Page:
A separate discussion is required for the Publications, both Fluxus and Poetry, in that they form the largest part of the entire Collection. The idea of the serial multiplication of artwork, implicit in the realisation of the publications, in fact, accents the idea of art and industry which has always supported the aesthetic search pursued by Luigi Bonotto. Not only do the publications actualise the combination of industry, craftwork, and art so dear to the collector, but they also fully express the poetry of a movement like Fluxus, which has always been placed outside the traditional art market, proposing instead a form of democratic of art itself through the production of small objects in series, advertised and sold through the magazine catalogues designed by George Maciunas. Therefore, it is no accident that the Collection also contains practically all the publications of Maciunas, Brecht, and Filliou besides numerous other Fluxus and Experimental Poetry publications.
Towards the future…
The first public action of the Bonotto Foundation was held in June 2013 at the University IUAV of Venice, a lecture by Yoko Ono and the installation “I’ll be back” dedicated by the artist to future artists. The publication entitled “DREAM”, published by Flaneur&Dust, was presented on this occasion. The project, organised by Cristiano Seganfreddo and Luigi Bonotto, brings together a selection of photographs from the action of the same name organised in 2009 (the same year that Yoko Ono was invited to the Venice Biennale to receive the Leone d’Oro for Lifetime Achievement) with the creation of huge white posters with the word “DREAM” written on them and placed around many Italian cities.
The numerous collaborations, realised even before the establishment of the Foundation, with important museums around the world (from the Pompidou Centre in Paris to the Houston Museum of Modern Art) and with the most prestigious events in the field, (from the Venice Biennale to the São Paulo Biennale), were personally paid for by Luigi Bonotto through loans, grants and collaborations that have brought to Bassano and Molvena some of the most important international curators: Bernard Blisténe, Nicoletta Ossanna Cavadini, Antonio D’Avossa, Lucrezia De Domizio Durini, Jon Hendricks, Henry Martin, Solange Oliveira Farkas, Enrico Pedrini, Olga Sviblova and Harald Szeemann. Here below we will only cite the main events starting with those realised in 2012, the year that celebrated the fiftieth anniversary of the birth of the Fluxus movement and in which Luigi Bonotto promoted the organisation of four events:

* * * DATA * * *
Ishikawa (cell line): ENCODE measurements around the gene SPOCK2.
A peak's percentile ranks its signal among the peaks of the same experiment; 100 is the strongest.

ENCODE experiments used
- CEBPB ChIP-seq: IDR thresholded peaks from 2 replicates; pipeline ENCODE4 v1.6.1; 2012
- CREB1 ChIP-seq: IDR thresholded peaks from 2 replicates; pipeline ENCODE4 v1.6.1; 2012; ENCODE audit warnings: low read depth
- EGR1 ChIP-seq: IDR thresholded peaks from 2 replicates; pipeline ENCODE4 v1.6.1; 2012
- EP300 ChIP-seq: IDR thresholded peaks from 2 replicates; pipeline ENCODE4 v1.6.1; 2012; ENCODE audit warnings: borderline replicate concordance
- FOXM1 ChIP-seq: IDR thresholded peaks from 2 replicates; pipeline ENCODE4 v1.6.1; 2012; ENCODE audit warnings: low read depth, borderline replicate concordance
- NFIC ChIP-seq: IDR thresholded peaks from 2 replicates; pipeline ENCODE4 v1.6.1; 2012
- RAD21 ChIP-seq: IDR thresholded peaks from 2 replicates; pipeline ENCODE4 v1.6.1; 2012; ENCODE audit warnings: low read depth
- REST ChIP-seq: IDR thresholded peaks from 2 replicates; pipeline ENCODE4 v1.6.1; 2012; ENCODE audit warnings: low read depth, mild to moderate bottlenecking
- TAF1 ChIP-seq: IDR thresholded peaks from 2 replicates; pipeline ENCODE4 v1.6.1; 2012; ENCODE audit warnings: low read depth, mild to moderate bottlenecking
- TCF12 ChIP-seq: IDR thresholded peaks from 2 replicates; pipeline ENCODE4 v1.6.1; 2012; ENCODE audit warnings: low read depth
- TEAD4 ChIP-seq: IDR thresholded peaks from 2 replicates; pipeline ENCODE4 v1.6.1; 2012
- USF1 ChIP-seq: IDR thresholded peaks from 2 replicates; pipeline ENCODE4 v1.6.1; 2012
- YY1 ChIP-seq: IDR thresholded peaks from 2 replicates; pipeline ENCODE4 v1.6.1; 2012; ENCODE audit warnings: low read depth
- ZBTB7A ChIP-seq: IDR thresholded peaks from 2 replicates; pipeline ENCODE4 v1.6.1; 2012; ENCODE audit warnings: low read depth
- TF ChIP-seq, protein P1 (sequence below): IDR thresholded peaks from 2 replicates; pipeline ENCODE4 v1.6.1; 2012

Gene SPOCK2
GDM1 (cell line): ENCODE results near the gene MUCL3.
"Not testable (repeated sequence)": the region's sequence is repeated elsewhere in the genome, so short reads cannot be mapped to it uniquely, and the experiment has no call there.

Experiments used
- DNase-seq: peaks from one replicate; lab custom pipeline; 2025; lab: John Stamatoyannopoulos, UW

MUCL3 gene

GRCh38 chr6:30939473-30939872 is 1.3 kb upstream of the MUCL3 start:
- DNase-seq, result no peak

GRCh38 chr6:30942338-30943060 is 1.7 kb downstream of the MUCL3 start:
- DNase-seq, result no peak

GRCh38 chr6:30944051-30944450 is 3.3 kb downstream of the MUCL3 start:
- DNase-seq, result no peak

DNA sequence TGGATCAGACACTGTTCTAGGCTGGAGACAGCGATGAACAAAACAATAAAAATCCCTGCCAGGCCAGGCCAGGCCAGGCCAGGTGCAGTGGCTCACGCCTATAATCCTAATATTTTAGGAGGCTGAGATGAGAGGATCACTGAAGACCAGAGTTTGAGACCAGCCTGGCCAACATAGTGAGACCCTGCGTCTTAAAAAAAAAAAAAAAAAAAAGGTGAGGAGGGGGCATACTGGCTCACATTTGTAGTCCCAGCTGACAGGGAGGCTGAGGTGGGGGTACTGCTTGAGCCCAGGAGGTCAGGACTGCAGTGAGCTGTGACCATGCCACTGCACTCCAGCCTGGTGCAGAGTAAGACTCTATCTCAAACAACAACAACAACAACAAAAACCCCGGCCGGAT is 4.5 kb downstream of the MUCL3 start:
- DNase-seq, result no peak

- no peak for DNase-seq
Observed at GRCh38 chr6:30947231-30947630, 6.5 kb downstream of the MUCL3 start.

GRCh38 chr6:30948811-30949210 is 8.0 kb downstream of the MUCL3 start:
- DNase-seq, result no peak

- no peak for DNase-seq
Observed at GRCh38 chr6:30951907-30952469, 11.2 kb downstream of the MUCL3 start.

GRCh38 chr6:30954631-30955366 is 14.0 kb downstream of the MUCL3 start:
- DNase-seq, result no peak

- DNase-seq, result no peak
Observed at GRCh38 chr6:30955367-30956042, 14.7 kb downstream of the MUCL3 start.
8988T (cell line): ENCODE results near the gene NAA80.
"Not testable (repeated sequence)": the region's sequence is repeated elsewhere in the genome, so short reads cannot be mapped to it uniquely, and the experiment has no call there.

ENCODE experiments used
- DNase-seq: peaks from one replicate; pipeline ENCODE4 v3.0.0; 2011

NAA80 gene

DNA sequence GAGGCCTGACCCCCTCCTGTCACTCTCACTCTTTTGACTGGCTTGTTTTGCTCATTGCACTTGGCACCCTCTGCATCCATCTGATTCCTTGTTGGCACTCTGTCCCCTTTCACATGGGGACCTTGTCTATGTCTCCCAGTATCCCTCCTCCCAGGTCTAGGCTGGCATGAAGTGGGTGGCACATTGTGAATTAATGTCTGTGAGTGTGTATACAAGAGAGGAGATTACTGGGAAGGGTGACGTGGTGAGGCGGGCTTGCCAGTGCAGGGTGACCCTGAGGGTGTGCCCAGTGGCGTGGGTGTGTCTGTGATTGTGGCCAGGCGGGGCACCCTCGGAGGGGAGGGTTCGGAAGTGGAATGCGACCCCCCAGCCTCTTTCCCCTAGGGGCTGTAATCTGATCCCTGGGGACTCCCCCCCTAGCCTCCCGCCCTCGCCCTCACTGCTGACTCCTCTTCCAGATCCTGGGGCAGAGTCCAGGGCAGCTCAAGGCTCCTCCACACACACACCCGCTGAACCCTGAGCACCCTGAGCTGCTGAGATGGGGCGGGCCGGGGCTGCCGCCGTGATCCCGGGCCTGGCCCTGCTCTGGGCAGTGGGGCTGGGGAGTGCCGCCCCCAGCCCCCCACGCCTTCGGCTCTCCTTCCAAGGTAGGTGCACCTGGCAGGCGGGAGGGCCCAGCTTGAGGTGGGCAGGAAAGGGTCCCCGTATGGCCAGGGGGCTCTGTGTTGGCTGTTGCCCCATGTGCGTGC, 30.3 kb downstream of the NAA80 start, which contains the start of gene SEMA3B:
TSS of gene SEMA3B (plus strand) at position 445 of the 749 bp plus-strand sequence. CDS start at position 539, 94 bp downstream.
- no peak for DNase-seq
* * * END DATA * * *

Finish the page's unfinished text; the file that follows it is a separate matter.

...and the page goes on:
“Fluxus. A creative revolution 1962 – 2012” at the M.A.X. in Chiasso, organised by Antonio D’Avossa and Nicoletta Ossanna Cavadini, and “Benjamin Patterson: Born in The State of Flux/Us”, the show entirely dedicated to the works of the American artist/musician which was part of the broader framework of the “Fluxus at 50” exhibition in Wiesbaden, Germany. The latter recalled the atmosphere of the first Fluxus Festival that took place in the German city, through the numerous shows and a rich program of events that took place throughout the whole year;
“Women in Fluxus & Other Experimental Tales” in Reggio Emilia: a monograph of over 250 works collected, besides those from the Bonotto Collection, from the Rosanna Chiessi Collection (founder in 1971 of the Pari&Dispari Publications), from the Francesco Conz Archives (another historical Italian Fluxus publisher) and other private collections, with an ad hoc focus on the women who have animated the movement: Yoko Ono, Charlotte Moorman, Alison Knowles, Shigeko Kubota, Takako Saito, Mieko (Chieko) Shiomi, that intertwine with figures that have crossed paths with Flluxus in the course of their artistic and individual theoretical journey, such as the feminist and activist Kate Millet, and Simone Forti and Carolee Schneemann, active in the New York’s Judson Dance Theater in the early Sixties;
And finally, “Joseph Beuys: ogni uomo è un artista” (Joseph Beuys: every man is an artist) in Chiasso, Switzerland who presented the most comprehensive exhibition of multiple autographed posters, and videos of the important German artist with a special selection of works and material that delineated the artist’s communication system. This show repeated the previous one, “Joseph Beuys: La rivoluzione siamo noi!” (Joseph Beuys: We are the Revolution!) curated by Solange Oliveira Farkas and Antonio D'Avossa proposed at the São Paulo International Biennale in 2010 (later arriving at the Museum of Modern Art in Bahia and at the Museo Nacional de la Estampa [National Print Museum] in Mexico City). The exhibition’s catalogue was recognised by the prestigious jury of the “Jabuti Award” as the Best Art Book in Brazil for 2011.